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Letter From the Editor

Editor’s Note

When was the last time you made a mistake? How did you react?  In the first story in this issue, “A Leopard’s Spots” by Juli Hiramatsu, the leopard May makes a terrible mistake: she breaks a promise to an old, old friend, doing something that can’t be undone. While May can’t undo her actions, or […]

Editor’s Note

This issue has two central threads running through it: cats and . . . sports. When I am working on an issue, I always look for both obvious thematic links—like subject matter, like cats!—and then also something less tangible and easy to describe, something maybe about the energy of the pieces that seems similar, or […]

Editor’s Note

Ah, spring! Or as Grace Zhuang writes in her poem “Spring” in this issue: Winds are running around Telling everyone the good news, “Spring is coming!” “Spring is coming!” That stanza captures the atmosphere I tried to create in this issue—one of lightness, whimsy, excitement, and happiness. The writing and art here bubbles (sometimes literally—as […]

Editor’s Note

A rainy day, a classroom, a special hill, Mars, Ancient Greece—this is an issue that celebrates place. The stories and much of the art—especially Delilah Prager’s landscape paintings and Jay Nimchonok’s photograph Northern Ontario—all provide a vivid sense of being in a specific place, whether that’s a dry, lifeless planet or an idyllic forest. I […]

Editor’s Note

The stories in this issue (one of which is a play!) span a range of styles and subjects—from an old-fashioned gothic ghost story to a political allegory that helps us better understand our own politically divided times, a war veteran reminiscing on a lost friend , and the brave revolutionary uprisings of the Arab Spring. […]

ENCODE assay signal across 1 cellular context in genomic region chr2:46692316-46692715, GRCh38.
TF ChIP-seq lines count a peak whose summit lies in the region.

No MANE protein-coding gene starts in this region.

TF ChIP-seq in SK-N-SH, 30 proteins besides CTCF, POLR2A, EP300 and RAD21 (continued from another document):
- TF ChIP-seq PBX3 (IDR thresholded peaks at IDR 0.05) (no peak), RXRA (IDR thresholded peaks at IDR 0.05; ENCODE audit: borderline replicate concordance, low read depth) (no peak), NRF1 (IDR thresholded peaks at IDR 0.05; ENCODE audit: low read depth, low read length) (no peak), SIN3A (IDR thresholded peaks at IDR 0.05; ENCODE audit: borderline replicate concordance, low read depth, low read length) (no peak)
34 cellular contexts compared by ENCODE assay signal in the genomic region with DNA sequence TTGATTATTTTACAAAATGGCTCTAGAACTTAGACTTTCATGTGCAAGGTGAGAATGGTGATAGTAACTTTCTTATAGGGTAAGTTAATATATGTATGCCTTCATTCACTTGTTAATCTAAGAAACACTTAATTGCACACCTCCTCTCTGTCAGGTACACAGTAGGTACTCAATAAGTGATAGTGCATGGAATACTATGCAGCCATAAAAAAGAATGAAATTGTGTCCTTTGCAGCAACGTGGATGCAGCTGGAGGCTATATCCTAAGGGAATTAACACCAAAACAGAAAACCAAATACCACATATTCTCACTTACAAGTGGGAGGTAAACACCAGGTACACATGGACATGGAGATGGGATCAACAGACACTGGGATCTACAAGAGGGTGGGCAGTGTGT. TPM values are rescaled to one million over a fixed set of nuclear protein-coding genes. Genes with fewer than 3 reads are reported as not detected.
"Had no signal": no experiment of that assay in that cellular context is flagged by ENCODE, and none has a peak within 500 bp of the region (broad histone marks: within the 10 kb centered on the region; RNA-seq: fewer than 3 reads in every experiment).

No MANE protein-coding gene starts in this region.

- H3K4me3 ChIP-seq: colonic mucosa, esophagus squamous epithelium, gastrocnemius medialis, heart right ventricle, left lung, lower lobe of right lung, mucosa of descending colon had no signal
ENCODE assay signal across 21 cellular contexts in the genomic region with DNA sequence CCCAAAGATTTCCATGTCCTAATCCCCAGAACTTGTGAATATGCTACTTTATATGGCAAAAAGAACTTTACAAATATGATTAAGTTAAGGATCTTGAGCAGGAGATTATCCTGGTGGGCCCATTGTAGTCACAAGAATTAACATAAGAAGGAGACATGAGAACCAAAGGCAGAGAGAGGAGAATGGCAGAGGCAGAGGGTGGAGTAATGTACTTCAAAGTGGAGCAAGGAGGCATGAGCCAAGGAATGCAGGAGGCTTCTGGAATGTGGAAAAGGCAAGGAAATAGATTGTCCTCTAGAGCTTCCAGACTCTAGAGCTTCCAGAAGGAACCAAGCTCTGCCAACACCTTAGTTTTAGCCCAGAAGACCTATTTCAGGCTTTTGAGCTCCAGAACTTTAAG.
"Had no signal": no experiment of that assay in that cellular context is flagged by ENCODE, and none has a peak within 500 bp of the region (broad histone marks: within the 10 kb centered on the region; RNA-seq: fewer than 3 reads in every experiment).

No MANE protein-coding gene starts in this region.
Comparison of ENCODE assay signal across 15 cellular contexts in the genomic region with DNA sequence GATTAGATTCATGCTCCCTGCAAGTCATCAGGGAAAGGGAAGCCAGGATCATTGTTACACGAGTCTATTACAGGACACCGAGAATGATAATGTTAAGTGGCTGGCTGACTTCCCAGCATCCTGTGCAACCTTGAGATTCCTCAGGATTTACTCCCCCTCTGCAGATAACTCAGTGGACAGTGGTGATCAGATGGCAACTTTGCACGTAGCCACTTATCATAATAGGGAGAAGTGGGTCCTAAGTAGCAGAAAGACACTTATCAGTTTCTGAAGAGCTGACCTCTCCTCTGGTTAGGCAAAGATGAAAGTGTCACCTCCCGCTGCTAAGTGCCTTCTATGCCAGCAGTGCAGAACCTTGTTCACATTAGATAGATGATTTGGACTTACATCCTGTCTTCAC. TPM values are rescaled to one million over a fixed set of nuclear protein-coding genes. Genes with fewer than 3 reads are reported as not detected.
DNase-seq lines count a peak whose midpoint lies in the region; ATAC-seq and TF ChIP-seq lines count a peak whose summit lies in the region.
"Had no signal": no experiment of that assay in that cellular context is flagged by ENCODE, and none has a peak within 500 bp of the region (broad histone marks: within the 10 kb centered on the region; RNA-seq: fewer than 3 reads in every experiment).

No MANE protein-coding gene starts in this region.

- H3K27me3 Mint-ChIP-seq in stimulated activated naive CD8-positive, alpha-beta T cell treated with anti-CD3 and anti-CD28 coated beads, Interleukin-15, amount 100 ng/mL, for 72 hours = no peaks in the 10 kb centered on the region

Editor’s Note

A radio that thinks but cannot move or speak to help the humans around it. Mice who struggle with money and social acceptance. A dragon condemned to a harsh life. This issue is a celebration of perspectives. Seeing from the point of view of an animal or an object, or even from the vantage point […]

Editor’s Note

This month, I would like to draw your attention to the art by Ashley Jun that you can find both on our cover and throughout the issue. Except for one digitally altered photograph (Trace, on page 35), all of Ashley’s artworks are abstract watercolors. Bloom, the cover image, is peaceful and uplifting—the colors remind me […]

Editor’s Note

Leaves turning red, orange, and yellow as they dry out and fall off the branches. Days getting shorter, the air turning cold. Like spring, fall is a season of transition. When we are in winter and summer, we are in them. But we are never truly in the transitional seasons; the weather is constantly shifting, […]

Editor’s Note

After featuring long-form fiction in our summer issue, in this issue, I decided to focus on poetry and super short personal narratives. Although I love the way a good story can pull me in and away from the world, reading a novel can also be an exhausting experience—especially if you get caught up in marathon […]

Editor’s Note

I am so excited to share two long-form works of fiction with you this summer! The first piece featured in this issue is Get Myself A Rocking Chair, a novella by Nora Heiskell that was submitted to our 2020 Book Contest. Nora seems to have an old soul; she writes with a wisdom and maturity […]

Editor’s Note

We don’t often talk about politics in the print magazine of Stone Soup. This is in large part because we work so far ahead on each issue that any attempt to speak to current events will inevitably be outdated by the time the magazine arrives at your door. Instead, we publish more timely and topical […]

Editor’s Note

When I saw Emma Tian’s photograph Majesty (this month’s cover image), I immediately knew that it had to be on a cover—not only because it’s an excellent photograph but because its power lies partly in its size. It is a photograph that wants to overwhelm you, to make you aware of the weight of time […]